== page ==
Sunday brings a calmer, but no less rewarding presentation: Greta Gerwig’s telling of Louisa May Alcott’s classic Little Women is quietly revolutionary in its own ways, from the way that the past and present are fragmented and stitched together to the incorporation of the real author’s biography in to Jo’s narrative. Finally, the series closes on Monday with Once Upon a Time … In Hollywood. Quentin Tarantino’s (maybe) penultimate film celebrates a near-forgotten era stars whose careers may not have lived up to their dreams, tinkering with form and history along the way. If you liked it the first time, it benefits from repeat viewings. If you were dubious, maybe this is the time to give it another shot. 

Notably missing is the most likely best picture winner, 1917, a feat of Roger Deakins’s athletic filmmaking paired with Sam Mendes’s theatrical direction that depicts two British soldiers racing to complete a harrowing WWI mission in a near-continuous unbroken shot. The paradox of a two hour tracking shot that covers an eight hour endeavor means that its gritty depiction of the horror, futility, and trauma of war, is more a memory piece than documentary. It’s playing everywhere, was one of my favorites of 2019, and I won’t be even a little bit mad if it takes home the big prize.

Below, Tony has a few few more picks to get you through the weekend if you’re already stuffed full of Oscar bait.

The Turning (2020 | USA | 87 minutes | Floria Sigismondi)

Henry James’ novella Turn of the Screw spawned at least one certified cinema classic (1961’s The Innocents), so I’ll be guardedly optimistic that this latest adaptation, exec-produced by Steven Spielberg and helmed by the director of the pretty good biopic The Runaways, will be decent, at least. —TK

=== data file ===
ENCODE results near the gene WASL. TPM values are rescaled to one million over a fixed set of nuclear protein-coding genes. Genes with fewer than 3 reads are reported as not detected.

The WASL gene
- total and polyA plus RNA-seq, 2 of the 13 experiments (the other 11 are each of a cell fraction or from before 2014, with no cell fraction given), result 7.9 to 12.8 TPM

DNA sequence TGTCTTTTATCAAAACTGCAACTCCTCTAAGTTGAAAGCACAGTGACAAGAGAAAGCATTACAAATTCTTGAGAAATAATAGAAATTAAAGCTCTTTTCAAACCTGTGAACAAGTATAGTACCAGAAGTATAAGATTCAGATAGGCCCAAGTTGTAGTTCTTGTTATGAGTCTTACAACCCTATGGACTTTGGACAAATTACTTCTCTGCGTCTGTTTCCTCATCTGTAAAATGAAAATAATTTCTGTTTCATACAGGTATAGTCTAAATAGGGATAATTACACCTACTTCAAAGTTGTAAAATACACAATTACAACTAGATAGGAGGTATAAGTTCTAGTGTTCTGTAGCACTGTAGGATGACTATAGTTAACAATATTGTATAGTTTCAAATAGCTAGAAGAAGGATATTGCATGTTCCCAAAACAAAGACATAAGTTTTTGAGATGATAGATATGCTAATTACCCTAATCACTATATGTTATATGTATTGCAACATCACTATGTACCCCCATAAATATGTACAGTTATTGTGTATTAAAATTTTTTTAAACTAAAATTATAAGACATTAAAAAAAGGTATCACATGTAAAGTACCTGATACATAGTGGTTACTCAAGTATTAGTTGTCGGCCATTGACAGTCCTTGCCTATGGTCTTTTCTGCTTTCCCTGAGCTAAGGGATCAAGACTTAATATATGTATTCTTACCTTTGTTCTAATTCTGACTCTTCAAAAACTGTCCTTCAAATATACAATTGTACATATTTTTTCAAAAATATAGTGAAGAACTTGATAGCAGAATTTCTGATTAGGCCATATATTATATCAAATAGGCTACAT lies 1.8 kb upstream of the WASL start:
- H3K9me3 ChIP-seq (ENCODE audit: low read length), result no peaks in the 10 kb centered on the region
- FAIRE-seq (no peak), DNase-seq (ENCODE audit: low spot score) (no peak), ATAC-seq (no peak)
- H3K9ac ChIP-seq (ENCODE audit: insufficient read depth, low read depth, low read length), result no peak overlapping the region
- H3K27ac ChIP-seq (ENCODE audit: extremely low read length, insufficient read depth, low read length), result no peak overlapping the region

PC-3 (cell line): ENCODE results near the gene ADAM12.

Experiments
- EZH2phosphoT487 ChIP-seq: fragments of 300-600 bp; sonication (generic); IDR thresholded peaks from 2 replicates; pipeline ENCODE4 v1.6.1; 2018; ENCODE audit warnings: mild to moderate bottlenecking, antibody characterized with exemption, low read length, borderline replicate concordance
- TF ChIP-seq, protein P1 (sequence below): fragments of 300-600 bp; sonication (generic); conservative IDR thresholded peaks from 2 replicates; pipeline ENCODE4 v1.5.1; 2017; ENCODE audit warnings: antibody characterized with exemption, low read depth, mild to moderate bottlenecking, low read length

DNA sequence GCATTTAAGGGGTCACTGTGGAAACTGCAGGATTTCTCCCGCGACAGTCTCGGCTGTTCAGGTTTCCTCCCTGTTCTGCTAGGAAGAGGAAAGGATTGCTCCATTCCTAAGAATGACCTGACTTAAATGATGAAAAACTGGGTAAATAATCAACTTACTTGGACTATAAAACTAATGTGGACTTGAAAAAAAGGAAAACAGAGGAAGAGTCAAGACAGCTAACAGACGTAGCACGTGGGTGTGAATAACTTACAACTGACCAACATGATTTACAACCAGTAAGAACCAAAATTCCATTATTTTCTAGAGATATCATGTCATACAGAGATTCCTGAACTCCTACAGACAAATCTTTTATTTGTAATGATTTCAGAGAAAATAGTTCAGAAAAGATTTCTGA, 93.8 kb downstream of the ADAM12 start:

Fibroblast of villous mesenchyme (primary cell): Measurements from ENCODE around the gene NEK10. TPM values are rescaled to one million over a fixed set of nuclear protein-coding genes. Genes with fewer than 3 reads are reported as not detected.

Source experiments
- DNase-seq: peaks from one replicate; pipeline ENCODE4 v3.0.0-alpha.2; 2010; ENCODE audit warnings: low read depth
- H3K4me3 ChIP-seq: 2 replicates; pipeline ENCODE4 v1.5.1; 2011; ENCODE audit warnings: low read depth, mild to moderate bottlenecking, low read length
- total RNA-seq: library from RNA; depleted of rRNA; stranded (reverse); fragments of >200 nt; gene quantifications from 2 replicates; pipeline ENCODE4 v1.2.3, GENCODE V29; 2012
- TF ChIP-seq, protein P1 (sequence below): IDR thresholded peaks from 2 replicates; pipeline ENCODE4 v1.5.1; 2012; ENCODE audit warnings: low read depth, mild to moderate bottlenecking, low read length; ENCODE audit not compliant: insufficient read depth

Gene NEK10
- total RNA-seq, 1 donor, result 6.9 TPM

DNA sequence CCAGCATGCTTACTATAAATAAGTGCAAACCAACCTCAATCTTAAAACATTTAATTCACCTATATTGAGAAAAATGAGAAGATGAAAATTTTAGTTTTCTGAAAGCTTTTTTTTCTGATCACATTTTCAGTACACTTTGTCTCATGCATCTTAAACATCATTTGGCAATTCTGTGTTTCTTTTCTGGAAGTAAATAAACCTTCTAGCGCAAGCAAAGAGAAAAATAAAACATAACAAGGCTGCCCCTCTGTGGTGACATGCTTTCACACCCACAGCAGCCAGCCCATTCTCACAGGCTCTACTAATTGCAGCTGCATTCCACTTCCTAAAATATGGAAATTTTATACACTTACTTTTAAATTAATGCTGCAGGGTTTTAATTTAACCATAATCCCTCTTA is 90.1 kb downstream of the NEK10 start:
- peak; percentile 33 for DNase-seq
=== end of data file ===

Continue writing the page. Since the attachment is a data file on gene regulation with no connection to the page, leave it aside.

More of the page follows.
The Muppet Movie (1979 | USA | 95 minutes | James Frawley)

The Muppet Movie wasn’t the first ostensible kids’ movie to offer significant appeal to grownups as well as children, but it remains one of the best. The jokes land with multiple demographics, the characterizations of Kermit the Frog and the rest of the Muppets gang still connect, the slew of celeb cameos (yes, that’s Orson Welles playing the heavy) will delight cinema-holics, and only an irredeemable curmudgeon can resist those Paul Williams/Kenny Ascher songs. (Central Cinema January 24 – 29) —TK

The Romanians: 30 Years of Cinematic Revolution 

We’ll always get on the bully pulpit for the American Romanian Cultural Society (ARCS), the organization responsible for Seattle’s annual Romanian Film Festival. They’re partnering with New York’s Making Waves Film Festival, SIFF Film Center, and the Northwest Film Forum for a first-rate primer on that country’s significant movies. Films include The Oak and Niki and Flo, two Lucian Pintilie-directed black comedies from 1992 and 2003 respectively; and Cristi Puiu’s 2001 Cannes Directors’ Fortnight winner, Stuff and Dough.  (Northwest Film Forum, SIFF Film Center January 30 – May 2) —TK